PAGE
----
The human brain adapts and adjusts in order to keep you safe.
Attachment adaptations often cause people to feel “damaged” or “broken,” which misrepresents what the brain is really doing to protect its keeper. Attachment adaptations occur in early childhood when disruptions between the caregiver and child relationships interrupt Secure Attachment and are a necessary coping tool based on the availability of caregivers.
Avoidant Attachment – “You’re on Your Own”
If you follow our blog, you know that Avoidant Attachment adaptation occurs when caregivers or parents do not attune to the child’s needs. As a result, the child learns to rely on him or herself to have their needs met. They will not ask for help readily, as it has not had responsive results in the past.
The brain has created this adaptation of lack-of-need and over-independence to ensure that the Avoidantly Attached individual can manage their own needs and self-regulate.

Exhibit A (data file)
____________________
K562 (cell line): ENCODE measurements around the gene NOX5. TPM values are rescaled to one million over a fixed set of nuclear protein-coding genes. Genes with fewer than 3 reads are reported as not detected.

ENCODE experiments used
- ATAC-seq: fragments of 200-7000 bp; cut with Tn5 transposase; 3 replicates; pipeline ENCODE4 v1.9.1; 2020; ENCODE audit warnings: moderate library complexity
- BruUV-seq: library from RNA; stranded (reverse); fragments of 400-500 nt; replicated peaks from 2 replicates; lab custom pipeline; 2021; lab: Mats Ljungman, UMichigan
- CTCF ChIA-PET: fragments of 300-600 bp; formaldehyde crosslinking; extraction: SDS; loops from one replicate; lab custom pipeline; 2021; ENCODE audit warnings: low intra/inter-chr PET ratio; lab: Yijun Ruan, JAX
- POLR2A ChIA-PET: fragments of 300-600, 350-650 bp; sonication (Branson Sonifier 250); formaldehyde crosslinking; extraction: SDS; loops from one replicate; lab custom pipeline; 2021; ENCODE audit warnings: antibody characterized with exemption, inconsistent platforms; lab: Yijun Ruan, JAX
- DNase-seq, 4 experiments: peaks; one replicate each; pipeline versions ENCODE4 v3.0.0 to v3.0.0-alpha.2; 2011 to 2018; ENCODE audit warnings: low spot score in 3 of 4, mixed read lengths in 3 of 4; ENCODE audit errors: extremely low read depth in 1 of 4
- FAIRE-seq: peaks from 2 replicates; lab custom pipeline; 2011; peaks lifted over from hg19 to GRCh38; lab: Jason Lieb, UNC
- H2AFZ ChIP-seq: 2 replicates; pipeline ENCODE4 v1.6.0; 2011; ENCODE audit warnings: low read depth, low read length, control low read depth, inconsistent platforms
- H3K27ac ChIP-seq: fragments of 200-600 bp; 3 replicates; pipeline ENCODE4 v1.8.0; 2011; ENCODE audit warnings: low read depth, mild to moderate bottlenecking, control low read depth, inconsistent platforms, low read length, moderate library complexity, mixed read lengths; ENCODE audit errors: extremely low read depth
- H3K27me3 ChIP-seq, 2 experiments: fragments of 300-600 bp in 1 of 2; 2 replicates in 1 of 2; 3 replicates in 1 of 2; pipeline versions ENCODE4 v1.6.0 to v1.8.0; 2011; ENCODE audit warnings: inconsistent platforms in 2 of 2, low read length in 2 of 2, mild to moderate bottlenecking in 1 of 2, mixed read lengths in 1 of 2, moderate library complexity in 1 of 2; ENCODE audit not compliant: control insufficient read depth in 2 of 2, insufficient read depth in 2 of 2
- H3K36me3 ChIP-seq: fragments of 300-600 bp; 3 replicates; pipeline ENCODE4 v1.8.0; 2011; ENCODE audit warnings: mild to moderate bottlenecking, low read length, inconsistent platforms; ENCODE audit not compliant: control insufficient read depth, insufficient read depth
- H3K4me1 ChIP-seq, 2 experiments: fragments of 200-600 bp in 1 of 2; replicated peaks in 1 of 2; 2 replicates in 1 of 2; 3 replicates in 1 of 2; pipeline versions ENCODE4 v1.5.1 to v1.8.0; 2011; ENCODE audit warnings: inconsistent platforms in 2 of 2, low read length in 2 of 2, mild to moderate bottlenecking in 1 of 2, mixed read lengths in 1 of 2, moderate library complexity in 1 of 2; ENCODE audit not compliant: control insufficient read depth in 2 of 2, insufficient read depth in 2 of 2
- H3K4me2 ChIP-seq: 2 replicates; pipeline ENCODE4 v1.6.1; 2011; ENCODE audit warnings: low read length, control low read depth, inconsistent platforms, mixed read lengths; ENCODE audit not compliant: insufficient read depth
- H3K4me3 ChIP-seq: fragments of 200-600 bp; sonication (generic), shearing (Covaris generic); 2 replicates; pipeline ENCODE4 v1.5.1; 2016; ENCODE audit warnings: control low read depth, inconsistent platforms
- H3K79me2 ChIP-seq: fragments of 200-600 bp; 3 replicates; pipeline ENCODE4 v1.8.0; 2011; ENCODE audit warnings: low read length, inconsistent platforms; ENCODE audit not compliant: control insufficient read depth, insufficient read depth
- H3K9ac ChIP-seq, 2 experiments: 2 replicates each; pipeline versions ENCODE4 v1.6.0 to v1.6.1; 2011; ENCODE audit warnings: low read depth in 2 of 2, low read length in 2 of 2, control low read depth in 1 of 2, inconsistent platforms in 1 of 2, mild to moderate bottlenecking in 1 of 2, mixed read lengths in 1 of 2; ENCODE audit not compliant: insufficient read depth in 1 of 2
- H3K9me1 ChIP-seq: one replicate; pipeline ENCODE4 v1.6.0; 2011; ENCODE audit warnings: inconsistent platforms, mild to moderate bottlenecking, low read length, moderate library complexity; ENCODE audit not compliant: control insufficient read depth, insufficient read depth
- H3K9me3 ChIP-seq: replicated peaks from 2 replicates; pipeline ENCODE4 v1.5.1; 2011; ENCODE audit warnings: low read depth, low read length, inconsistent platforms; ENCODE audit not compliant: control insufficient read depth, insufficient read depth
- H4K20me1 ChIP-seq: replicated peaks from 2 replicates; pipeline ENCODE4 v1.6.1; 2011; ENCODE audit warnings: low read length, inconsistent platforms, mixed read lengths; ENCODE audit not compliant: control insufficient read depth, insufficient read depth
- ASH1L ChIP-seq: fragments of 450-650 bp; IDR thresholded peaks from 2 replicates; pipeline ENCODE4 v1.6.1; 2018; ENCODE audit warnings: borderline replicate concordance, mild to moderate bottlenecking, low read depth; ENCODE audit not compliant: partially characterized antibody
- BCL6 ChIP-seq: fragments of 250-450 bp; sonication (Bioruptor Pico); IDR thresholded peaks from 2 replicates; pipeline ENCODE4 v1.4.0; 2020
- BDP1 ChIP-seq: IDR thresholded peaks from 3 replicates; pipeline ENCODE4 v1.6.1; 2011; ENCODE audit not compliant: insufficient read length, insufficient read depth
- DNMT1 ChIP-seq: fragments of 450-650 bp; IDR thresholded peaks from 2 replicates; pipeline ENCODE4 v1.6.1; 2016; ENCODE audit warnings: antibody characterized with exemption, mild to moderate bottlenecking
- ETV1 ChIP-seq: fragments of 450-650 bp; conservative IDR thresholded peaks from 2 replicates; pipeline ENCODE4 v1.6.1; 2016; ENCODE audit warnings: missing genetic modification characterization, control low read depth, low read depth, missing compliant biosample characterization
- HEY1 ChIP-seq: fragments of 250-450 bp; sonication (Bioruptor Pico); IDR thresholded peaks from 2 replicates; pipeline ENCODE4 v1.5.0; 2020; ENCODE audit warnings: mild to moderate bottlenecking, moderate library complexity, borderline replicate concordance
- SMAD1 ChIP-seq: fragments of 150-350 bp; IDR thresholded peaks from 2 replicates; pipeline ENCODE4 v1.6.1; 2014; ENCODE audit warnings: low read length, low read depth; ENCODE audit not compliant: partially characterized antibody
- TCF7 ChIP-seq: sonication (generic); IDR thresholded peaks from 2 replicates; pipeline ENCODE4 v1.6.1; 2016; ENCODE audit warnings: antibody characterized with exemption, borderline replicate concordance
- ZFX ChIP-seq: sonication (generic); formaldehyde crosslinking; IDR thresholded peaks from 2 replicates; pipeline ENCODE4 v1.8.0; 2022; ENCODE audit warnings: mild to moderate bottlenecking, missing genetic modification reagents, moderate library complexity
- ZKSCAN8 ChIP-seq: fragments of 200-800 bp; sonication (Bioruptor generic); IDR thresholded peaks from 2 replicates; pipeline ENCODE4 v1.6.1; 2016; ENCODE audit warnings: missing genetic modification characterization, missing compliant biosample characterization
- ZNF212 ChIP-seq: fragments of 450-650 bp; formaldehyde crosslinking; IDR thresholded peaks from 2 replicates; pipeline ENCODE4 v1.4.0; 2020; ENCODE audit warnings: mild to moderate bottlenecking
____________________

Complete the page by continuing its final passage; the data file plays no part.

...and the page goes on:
Ambivalent Attachment – “Come Here. Go Away”
People with Anxious/Ambivalent Attachment adaptation lived in a virtual hornets’ nest during development, never knowing for sure what kind of scenario they were walking into. The brain developed distrust and anxiety around the unpredictability of having their needs met.
The hope of having someone reliable combined with the uncertainty of having their needs met created Ambivalent Attachment and the brain’s struggle to remain afloat in a sea of unpredictability.
Your Reality Now and Developing Secure Attachment
Fortunately, just as the brain adapted in childhood, the adult brain also adapts and remains malleable through a function called neuroplasticity. Learning new behaviors and relational skills require forfeiting many years of habitual responses, but are within reach, especially with a trained therapist familiar with healing Attachment injury and trauma.
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